With everyone live streaming every possible event out there, here are some tips for helping your stream stand out from the crowd.
When you have a technician mixing in your space, they are listening to how the PA system is interacting with the room and making adjustments to make it sound best in that space. However, live stream audio, instead of coming out of your PA, comes out of the tiny speakers on a mobile device or television.
The ear and audio processing required to treat these two destinations are drastically different. The challenge to accomplishing this requires a second technician, and potentially, more hardware. It really depends on what you’re currently using to mix and distribute your live stream.
Imagine how you observe a room for the first time. You walk through the door, you see the room as a whole and maybe something draws your eye, so you get closer. Use the same idea with your camera shots.
Start with a shot that shows the whole room, the big picture. This allows viewers to get a sense of space on a broad level. Then, add the detailed shots wherever the action is happening. A tight shot of the speaker, just the torso and head, or a close up of the guitarist strumming.
Imagine if you reversed it. If you start up close and never give them a bigger picture, viewers will think “Where am I?” and that jarring nature can make them click away.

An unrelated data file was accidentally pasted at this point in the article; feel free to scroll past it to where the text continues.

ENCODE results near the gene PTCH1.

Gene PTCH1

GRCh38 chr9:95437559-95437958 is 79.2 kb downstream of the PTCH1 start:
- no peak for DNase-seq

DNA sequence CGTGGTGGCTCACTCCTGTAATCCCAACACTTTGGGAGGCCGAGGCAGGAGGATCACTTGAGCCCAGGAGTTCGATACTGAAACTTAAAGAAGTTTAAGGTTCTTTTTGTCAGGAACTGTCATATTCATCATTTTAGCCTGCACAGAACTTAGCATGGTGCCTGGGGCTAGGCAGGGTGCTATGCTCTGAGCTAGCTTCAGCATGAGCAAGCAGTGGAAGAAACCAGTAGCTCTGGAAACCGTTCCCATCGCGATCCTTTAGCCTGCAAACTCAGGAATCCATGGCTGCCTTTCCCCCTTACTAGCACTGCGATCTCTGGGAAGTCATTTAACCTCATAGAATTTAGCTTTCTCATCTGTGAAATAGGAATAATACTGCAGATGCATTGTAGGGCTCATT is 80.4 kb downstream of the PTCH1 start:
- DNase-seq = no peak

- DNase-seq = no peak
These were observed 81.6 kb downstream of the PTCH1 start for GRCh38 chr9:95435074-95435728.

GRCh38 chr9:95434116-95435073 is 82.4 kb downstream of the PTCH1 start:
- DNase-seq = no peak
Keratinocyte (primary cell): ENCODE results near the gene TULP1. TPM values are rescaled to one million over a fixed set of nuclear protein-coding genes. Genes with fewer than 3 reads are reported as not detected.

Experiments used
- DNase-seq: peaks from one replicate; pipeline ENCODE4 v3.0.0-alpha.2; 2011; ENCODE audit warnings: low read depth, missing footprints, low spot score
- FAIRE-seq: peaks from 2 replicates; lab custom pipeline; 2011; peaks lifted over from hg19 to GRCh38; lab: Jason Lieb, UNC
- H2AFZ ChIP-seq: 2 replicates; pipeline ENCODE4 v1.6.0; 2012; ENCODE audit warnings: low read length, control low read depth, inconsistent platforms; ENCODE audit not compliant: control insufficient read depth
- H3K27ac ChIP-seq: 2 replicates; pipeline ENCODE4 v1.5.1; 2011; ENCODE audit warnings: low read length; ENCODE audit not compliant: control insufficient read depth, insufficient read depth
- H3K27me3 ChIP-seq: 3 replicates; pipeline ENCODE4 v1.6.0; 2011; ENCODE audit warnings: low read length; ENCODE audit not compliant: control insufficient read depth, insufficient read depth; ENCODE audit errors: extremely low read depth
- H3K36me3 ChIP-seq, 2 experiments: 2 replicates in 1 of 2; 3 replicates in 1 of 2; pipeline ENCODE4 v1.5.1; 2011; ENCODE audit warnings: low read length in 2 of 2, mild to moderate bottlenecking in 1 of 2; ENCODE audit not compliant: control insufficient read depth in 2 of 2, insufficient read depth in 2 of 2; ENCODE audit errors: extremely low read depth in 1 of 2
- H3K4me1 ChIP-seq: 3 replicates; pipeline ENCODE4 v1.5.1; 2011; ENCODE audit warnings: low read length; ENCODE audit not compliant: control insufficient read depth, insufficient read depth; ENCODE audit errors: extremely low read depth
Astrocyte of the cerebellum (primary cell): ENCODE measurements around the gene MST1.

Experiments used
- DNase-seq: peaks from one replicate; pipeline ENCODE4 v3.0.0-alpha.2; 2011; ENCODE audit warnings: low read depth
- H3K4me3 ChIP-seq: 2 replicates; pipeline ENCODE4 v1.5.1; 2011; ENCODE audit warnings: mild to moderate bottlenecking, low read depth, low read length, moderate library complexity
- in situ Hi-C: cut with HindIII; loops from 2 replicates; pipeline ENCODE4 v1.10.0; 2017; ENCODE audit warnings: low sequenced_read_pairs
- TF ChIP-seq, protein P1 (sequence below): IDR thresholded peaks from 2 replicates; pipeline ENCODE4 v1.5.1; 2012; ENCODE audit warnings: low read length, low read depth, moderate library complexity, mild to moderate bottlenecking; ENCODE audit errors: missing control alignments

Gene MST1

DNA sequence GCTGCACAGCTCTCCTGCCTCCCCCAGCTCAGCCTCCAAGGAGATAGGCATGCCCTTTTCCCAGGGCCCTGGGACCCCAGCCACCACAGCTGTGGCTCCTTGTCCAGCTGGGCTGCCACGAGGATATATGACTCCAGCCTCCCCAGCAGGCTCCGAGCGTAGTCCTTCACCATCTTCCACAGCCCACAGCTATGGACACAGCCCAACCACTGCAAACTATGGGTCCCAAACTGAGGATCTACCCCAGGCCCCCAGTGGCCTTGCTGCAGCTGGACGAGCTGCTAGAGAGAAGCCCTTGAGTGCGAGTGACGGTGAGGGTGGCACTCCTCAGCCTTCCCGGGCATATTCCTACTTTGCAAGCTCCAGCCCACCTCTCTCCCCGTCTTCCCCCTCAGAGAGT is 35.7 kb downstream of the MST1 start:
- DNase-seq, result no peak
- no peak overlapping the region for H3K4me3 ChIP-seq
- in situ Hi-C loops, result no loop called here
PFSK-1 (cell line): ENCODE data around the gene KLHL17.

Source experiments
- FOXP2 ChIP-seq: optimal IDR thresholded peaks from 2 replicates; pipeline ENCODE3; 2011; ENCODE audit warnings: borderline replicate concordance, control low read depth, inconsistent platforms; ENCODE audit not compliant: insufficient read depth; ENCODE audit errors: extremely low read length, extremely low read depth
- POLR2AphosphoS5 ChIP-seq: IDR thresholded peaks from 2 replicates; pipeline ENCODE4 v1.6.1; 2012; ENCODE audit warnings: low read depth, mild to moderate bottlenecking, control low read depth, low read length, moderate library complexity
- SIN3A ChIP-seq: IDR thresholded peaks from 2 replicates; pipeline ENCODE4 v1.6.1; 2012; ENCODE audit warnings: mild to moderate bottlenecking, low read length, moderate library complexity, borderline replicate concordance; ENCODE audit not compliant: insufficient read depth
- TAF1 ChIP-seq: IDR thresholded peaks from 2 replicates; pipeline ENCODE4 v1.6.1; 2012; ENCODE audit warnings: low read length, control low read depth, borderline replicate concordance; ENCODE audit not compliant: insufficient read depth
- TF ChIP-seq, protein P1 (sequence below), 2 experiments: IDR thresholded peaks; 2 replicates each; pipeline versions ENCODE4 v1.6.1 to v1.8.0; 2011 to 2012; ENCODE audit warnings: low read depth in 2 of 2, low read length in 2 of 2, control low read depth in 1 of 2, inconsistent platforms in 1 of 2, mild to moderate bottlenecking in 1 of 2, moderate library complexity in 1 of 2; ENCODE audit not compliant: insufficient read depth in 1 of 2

One of my favorite new ways to accomplish this is with a single 4K resolution camera. With live streams maxing out at around 720p, you can get four times digital zoom without loss of quality!
When you transition, it’s an opportunity for viewers to leave. If you’re taking too long or don’t do anything to keep their attention, viewers can just move onto the next thing. So, keep your transitions short, just like this tip.
By dedicating someone to respond to online comments with a full keyboard where they can type swiftly, you can keep your viewers more engaged. You can answer questions, join in fun banter, and keep the conversation going.
By pre-recording your content and broadcasting it as if it were live, you can get greater control over everything by editing and tuning it up after recording it. Not enough light? Record in your atrium, narthex, or somewhere with large windows to utilize natural light. Poor audio quality? Boost and edit the audio in post-production. Are transitions too slow? Cut it out in post-production.
If you aren’t already, you can use Open Broadcaster Software (OBS) to accomplish this by connecting your pre-recorded content as a source.
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